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Mega Shark vs Giant Octopus (2009)

by on 2011/02/01

“Don’t love the ocean too much. It doesn’t love you back.”

* *

Despite site co-founder protests, to celebrate GeekvsGoth.com’s February romance theme, I bring you my review of Mega Shark vs Giant Octopus.

Yes, you heard me right.

Faster than you can say “missing the point of February’s romance theme,” a massive shark jumps out of the ocean and eats a fricking plane.

It could happen.

No. I suppose not.

Here’s the deal: A mega shark and a giant octopus are locked in frozen mortal combat in the Arctic ice caps until Global Warming shows up and RUINS EVERYTHING. 

Damn you, Global Warming! First you unleashed the timber wolves in The Day After Tomorrow (2004) and now you’ve unleashed bloody great sea monsters to kill us all.

I think our hero, the forceps-wielding oceanographer Emma MacNeil (Deborah Gibson), said it best: “Polar ice caps are melting because of our thoughtlessness. Maybe this is our comeuppance.”

Profound, profound words.

Yes, the star of this incredible film is 80s singing sensation Debbie Gibson, warbler of Foolish Beat and Shake Your Love. Her co-star is Lorenzo Lamas, he of the scary tan and Fabio hair. Mega Shark is not only attack of the fake-looking giant sea beasts but attack of the fake-looking 80s superstars.

The other major players of Mega Shark vs Giant Octopus are continuity errors, grainy stock footage, actors with speech impediments, and grade-Z extras.

Filmed in a wide variety boiler rooms and basements (maybe two), as well as a few square-feet of beach front, Mega Shark starts with a marine mystery. What happened to the blenderized whale carcass with a shark tooth the size of a human femur bone wedged in it?

This mystery is going to take all the raw mental power of Debbie Gibson’s mind. Her mind. Her brilliant mind. 

But wait, she’s got the help of crack(ed) scientist Lamar Sanders (Sean Lawlor), a quaint, grizzled Irishman. He knows the monster be a Megalodon or prehistoric shark. ‘Yar.

And he also knows “sightings of giant sea monsters (be) common.” It’s a fact. A proven scienticious fact.

Joining this intelligence gauntlet is Dr. Seiji Shimada (Vic Shao) who brings a fake-sounding Japanese accent and a confused frown to the party.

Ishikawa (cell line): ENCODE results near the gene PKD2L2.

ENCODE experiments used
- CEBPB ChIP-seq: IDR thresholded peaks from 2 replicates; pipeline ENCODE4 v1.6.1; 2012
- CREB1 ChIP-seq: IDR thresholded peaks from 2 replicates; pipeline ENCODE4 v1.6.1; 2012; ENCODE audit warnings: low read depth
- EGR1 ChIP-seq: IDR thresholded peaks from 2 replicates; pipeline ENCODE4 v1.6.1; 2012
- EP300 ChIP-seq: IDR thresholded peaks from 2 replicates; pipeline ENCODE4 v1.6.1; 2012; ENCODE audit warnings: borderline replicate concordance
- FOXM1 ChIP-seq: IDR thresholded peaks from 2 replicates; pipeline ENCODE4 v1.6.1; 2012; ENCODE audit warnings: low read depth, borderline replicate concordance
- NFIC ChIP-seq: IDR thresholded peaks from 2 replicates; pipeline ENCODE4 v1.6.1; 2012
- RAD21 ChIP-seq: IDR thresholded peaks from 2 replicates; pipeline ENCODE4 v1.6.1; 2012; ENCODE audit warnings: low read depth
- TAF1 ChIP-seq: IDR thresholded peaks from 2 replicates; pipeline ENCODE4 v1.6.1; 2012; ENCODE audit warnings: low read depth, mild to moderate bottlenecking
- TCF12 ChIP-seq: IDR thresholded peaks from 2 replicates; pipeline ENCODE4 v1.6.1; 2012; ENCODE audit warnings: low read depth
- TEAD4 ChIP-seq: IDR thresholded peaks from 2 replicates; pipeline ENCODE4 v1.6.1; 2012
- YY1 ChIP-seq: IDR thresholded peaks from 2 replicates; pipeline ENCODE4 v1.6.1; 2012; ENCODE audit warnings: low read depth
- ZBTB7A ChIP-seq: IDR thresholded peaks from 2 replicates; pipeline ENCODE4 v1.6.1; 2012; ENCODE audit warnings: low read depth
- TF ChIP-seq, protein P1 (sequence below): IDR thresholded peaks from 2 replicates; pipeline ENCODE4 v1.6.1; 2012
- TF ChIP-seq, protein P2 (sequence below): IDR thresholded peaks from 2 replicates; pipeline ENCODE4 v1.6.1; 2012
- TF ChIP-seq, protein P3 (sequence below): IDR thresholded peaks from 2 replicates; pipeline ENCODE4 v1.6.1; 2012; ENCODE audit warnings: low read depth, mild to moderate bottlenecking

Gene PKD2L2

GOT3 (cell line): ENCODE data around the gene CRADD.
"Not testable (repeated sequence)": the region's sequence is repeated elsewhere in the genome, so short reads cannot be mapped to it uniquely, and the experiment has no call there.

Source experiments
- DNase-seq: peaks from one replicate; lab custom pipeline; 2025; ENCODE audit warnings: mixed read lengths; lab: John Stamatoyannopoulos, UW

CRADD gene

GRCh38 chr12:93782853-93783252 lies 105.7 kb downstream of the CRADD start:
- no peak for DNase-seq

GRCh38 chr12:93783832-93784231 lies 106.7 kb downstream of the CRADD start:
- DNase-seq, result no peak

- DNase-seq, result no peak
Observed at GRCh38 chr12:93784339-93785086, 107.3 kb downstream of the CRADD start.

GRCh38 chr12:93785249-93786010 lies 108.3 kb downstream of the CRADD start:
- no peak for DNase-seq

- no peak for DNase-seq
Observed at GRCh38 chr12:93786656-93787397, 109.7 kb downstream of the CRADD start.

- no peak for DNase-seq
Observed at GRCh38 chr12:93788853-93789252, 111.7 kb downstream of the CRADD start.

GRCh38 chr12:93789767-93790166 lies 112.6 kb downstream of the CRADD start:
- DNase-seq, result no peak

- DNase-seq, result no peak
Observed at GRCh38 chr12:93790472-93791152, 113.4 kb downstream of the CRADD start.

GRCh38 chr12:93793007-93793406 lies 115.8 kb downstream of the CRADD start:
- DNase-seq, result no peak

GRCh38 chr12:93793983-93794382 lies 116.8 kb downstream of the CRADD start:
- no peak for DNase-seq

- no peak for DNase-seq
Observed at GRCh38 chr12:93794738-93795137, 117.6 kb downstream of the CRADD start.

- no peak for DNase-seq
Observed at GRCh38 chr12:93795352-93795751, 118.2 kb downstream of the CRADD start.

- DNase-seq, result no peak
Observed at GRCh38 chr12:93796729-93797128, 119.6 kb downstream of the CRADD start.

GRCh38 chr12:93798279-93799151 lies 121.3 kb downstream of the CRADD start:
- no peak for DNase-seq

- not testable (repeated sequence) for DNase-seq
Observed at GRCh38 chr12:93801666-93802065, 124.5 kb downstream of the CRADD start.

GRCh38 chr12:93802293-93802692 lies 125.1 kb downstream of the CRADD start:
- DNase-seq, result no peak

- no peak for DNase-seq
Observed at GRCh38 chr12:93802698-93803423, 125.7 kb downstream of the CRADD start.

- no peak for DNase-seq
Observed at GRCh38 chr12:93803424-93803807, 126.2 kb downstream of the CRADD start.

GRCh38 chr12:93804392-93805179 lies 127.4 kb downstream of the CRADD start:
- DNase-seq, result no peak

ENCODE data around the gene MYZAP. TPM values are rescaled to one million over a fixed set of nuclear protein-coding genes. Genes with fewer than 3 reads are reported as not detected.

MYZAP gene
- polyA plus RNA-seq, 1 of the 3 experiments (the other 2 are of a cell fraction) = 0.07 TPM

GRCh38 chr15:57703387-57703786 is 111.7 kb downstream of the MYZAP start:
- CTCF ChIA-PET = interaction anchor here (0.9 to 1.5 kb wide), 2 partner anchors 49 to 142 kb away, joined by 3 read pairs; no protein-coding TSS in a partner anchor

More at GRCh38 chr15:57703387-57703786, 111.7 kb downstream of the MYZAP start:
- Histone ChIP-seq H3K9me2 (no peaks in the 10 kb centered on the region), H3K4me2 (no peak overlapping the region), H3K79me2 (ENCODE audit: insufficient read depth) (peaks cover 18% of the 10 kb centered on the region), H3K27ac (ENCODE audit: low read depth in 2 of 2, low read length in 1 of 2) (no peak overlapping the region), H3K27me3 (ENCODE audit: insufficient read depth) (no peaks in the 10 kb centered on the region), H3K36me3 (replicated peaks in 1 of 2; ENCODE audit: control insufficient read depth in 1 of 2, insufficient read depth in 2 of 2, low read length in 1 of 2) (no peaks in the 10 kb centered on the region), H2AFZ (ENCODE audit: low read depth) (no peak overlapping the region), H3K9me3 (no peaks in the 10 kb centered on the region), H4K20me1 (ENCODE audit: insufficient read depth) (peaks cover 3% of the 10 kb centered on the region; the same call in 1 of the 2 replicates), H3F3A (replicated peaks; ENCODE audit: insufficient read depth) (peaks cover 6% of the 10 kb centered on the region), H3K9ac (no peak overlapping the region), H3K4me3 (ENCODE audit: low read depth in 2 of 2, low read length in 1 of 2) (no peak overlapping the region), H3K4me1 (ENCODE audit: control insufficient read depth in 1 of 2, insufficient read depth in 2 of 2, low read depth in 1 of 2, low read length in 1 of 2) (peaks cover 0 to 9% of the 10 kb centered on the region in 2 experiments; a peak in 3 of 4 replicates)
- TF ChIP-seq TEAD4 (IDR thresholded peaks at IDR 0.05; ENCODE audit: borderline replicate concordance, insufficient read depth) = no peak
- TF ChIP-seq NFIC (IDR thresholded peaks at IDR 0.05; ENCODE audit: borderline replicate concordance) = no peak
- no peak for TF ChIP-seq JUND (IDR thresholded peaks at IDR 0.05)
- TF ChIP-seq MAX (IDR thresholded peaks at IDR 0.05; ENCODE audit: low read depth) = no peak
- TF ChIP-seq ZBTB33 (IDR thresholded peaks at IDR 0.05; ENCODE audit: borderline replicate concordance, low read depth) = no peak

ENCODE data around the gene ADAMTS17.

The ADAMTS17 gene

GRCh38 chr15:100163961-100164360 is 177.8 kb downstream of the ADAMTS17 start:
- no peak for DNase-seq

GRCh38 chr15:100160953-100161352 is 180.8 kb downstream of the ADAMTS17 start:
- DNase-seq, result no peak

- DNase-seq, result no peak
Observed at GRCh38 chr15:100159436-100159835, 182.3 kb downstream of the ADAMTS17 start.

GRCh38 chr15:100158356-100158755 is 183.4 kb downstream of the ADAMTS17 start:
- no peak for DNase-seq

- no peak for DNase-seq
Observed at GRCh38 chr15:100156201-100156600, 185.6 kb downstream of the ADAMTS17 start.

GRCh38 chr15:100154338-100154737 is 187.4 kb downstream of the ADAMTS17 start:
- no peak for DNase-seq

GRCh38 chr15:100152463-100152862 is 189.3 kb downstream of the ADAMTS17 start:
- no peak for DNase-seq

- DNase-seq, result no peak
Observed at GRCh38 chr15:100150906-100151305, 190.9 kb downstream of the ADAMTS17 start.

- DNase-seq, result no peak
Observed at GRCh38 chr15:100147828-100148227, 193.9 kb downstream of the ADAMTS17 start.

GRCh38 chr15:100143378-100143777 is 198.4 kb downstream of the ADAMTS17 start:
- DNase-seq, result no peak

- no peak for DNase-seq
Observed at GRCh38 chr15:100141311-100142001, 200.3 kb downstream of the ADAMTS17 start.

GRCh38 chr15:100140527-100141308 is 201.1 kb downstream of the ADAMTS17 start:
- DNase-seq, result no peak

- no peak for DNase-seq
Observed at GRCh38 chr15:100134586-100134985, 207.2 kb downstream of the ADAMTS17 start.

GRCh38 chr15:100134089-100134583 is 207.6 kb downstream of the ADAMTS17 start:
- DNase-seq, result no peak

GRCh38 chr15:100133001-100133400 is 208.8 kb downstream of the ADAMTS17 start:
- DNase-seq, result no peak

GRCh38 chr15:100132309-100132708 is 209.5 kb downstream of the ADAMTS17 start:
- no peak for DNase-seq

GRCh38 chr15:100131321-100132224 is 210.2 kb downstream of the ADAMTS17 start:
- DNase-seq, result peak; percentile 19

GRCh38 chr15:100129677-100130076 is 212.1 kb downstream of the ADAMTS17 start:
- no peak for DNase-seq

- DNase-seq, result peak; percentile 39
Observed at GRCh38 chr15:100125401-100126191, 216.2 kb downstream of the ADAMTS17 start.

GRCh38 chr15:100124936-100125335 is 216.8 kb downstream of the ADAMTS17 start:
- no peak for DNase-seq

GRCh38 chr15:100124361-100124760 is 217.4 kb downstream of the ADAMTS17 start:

Shark attack scenes filmed in a waveless bathtub (I assume) with plastic battleships and a rubber shark fin ensue. And let’s not forget the floppy, rubber octopus. 

What to do? The plastic plate, I mean, shark fin is coming right at us!

But wait, Debbie Gibson has a plan. Banking on the monsters being “horny,” she and her team of researchers create glow-in-the-dark pheromone bombs to lure the lovelorn giant shark and octopus into the San Francisco and Tokyo bays respectively. That’s right, lure them into huge population centres, Lorenzo and Debbie.

I’ve seen hand puppets scarier than the scenes of the shark’s race to eat yet another battleship and then eventually, the Golden Gate bridge. This prompts the old disaster movie chestnut: “My god, what have we done?”

That’s what Hacker Renders and I were asking ourselves early and often throughout this film. I did miss some of dialogue and key plot points because Hacker Renders kept shouting, “My god, this is so dumb, so incredibly dumb!”

 Oh, who am I kidding? I missed nothing. I did however laugh a lot during Mega Shark vs Giant Octopus. About two stars worth, I figure.

I will be checking out Mega Python vs Gatoroid (2011). It has 80s teen singing star Tiffany and Debbie Gibson having a pie fight. And a giant snake.

That I have to see.

* *

Rated R for mega stupidity

85 minutes

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